Princes is sending out an automated response to anyone emailing the company asking them to stop using fishing methods that kill sharks, turtles, dolphins and other fish in order to fill their cans with tuna. I've taken the letter apart to explain what their response really means. But the bottom line is they are still as bad as we thought.

If Princes did have "a serious and genuine commitment to improving sustainability", they'd offer more than just this long response. They'd follow other tinned tuna companies and clean up their practises.

Here Princes admits that bycatch is a problem for the environment. If they knew this you have to wonder how they had the gall to label their tuna tins with a statement saying, "Princes is fully committed to fishing methods which protect the marine environment and marine life."

That aside - and since they've now pledged to ditch their false labels after pressure from many Greenpeace supporters in the UK - let's concentrate on how they're trying to muddy the waters.

They've tried to imply bycatch is a problem that arises from "all fishing methods." In reality some fishing methods are a lot worse than others. When it comes to fishing for the tuna that goes in your tins, purse seining with FADs - the method that is used for the majority of Princes' tinned tuna - is the worst of them all for the wider marine environment. In contrast the fishing methods used by some of Princes competitors - like Marks & Spencer, Sainsbury's and Waitrose - are much more environmentally friendly and massively reduce the extent of sharks, other fish, turtles and baby tuna that get caught 'accidentally'.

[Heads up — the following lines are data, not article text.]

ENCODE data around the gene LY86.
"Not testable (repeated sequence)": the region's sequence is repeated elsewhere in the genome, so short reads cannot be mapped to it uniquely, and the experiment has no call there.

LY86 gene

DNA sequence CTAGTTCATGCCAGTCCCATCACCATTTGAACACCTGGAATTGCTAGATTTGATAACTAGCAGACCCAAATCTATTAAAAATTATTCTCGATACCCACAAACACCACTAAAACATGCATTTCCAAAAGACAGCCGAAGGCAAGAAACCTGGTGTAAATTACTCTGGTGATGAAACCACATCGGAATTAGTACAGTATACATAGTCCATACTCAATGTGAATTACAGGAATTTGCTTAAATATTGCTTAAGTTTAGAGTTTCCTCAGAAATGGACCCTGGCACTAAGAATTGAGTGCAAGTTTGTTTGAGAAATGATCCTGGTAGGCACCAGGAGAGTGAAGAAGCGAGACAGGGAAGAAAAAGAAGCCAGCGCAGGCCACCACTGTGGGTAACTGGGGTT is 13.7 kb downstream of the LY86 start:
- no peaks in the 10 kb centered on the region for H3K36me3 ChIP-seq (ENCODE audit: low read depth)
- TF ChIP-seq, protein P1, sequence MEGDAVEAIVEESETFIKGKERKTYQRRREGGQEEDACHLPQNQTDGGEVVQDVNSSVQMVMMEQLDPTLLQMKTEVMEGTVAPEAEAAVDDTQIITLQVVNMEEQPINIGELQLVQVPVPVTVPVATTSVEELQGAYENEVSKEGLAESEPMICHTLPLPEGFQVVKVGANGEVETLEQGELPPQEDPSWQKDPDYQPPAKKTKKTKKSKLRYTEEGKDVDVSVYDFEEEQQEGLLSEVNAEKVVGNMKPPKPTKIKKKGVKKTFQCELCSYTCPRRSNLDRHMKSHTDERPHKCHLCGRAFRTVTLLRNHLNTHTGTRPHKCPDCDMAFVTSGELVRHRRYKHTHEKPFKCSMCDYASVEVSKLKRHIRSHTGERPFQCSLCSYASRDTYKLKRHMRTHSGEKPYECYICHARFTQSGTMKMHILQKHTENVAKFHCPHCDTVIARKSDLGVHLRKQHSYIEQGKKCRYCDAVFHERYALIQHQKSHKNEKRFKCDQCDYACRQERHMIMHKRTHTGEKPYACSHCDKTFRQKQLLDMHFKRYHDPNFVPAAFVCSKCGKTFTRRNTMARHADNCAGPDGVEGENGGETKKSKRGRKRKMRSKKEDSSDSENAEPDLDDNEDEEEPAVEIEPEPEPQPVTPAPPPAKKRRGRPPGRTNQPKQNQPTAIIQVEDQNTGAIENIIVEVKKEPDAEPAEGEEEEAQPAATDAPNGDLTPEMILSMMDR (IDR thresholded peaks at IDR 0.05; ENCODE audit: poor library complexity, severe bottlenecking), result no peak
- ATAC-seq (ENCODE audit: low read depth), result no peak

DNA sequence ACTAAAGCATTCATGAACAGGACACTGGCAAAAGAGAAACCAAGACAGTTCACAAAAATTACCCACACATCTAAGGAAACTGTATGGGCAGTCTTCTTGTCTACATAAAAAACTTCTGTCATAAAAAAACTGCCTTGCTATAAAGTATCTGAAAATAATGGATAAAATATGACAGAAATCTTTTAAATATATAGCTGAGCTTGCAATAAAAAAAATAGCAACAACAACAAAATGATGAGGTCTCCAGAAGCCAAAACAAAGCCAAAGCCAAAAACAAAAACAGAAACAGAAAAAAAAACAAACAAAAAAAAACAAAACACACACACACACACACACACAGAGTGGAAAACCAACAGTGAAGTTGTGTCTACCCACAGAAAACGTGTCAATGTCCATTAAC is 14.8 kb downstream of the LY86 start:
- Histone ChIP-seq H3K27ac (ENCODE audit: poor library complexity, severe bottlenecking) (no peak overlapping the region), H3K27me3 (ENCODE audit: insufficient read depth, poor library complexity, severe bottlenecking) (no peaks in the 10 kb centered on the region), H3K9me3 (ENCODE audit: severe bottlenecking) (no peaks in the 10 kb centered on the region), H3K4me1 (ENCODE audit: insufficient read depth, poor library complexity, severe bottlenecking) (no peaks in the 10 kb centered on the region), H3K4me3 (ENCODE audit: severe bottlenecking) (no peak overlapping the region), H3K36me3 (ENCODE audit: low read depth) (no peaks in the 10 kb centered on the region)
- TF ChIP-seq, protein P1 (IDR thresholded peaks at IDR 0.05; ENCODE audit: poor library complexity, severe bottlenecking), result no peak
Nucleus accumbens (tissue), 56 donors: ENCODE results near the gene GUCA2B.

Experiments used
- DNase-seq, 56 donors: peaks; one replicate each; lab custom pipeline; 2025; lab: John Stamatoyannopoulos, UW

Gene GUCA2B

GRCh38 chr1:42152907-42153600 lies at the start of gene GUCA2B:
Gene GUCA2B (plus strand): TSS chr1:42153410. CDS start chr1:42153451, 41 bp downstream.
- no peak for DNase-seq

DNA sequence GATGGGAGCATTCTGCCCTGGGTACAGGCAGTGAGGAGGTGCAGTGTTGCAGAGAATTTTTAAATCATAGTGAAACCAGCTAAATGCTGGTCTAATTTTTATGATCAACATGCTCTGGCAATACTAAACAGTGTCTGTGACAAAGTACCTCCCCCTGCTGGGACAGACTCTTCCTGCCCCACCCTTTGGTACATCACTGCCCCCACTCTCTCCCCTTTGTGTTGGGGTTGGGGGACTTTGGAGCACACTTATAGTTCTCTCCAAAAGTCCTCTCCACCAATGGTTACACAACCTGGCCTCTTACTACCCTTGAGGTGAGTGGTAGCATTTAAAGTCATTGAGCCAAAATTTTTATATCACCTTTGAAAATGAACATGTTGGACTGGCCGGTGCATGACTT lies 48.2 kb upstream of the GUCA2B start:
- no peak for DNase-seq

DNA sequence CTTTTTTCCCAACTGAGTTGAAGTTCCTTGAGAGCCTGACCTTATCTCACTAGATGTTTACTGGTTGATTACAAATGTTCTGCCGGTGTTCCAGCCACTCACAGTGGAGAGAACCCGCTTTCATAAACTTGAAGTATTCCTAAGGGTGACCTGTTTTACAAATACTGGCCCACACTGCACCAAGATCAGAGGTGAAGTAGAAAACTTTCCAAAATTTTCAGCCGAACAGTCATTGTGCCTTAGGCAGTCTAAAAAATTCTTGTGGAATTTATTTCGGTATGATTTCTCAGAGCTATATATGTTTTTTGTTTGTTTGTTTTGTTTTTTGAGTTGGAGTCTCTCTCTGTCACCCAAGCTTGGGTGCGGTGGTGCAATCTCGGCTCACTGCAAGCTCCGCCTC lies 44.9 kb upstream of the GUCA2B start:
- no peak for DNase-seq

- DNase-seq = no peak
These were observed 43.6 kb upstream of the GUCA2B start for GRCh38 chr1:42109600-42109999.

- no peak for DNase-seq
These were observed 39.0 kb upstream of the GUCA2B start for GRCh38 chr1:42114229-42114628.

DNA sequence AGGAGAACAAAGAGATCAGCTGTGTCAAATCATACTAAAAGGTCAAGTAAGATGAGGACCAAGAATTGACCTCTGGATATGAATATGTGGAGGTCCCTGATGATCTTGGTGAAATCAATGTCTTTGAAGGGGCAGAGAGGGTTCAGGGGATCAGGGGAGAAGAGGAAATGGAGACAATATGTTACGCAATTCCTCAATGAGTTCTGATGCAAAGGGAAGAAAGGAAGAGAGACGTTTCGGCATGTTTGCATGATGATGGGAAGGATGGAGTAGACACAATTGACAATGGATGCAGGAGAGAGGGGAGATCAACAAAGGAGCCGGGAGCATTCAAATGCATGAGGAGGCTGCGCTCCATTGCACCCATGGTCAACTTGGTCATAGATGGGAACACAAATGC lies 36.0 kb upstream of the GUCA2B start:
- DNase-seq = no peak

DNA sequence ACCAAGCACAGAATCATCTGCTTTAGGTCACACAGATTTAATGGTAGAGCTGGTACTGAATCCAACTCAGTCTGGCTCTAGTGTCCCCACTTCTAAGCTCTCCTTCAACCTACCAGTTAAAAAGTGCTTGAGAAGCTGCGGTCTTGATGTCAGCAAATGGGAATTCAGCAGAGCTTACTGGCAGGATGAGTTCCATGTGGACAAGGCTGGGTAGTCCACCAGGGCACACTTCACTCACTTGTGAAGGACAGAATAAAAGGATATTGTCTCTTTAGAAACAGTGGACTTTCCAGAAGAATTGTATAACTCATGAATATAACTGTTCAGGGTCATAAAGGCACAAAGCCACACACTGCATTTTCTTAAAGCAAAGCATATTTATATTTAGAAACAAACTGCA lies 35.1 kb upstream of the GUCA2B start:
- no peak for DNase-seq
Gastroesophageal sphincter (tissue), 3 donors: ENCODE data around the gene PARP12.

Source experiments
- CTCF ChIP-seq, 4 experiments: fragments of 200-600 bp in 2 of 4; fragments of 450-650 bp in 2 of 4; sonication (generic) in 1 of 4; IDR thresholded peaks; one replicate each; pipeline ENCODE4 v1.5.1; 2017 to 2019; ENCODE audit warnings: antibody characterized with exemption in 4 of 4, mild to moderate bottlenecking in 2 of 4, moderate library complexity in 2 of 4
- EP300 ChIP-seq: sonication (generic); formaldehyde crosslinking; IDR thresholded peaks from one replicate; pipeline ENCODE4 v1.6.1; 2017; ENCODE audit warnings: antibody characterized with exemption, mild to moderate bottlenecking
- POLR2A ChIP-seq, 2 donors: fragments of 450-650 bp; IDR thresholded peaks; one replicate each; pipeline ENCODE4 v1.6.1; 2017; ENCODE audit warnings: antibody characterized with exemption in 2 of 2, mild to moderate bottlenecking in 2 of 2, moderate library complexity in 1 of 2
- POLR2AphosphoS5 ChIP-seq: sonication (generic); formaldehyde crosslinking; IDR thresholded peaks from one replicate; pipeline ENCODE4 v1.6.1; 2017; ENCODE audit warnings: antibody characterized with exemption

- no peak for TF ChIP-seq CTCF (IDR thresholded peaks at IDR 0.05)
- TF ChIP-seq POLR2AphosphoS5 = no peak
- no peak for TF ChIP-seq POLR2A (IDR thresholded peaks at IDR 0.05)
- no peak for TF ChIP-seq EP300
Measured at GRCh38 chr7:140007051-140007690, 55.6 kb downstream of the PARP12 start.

Absolutely there needs to be a 'joined-up approach' to clean up the global tuna industry. That's why we're campaigning for the establishment of marine reserves, regulation that ensures fish are only taken from stocks that are in good shape, and to elimination of the most environmentally destructive fishing methods like purse seining with Fads.

But 'joined up' should not be an excuse for inaction. Princes is a major seller of tinned tuna and should be leading rather than holding back the herd. Princes offer only weak statements on marine reserves, they take from stocks that are overfished (and even stock species that the IUCN says are at risk of extinction like bigeye tuna) and their fishermen catch almost all their tuna using the most environmentally destructive fishing method available to them.

A large majority of the world's tinned tuna is sold by ISSF members. Obviously bringing together that much of the world's tinned tuna trade under one umbrella has huge potential for good. And the ISSF (which focuses on tuna, despite the broader remit suggested by its title) has been making some positive noises. They have said some encouraging things in particular about some threatened tuna stocks. The ISSF is also funding some much-needed scientific research, which everyone welcomes.

But the sad truth is that this in itself doesn't amount to much. Even the best scientific research should not be used simply as a delay tactic to dealing with the obvious problems that we already know about. Above all, what ISSF is not tackling yet is the problem of FAD use leading to shameful amount of bycatch. And the ISSF has publicly admitted that purse seine fishing on FADs has the greatest bycatch of any method commonly used in the tinned tuna industry.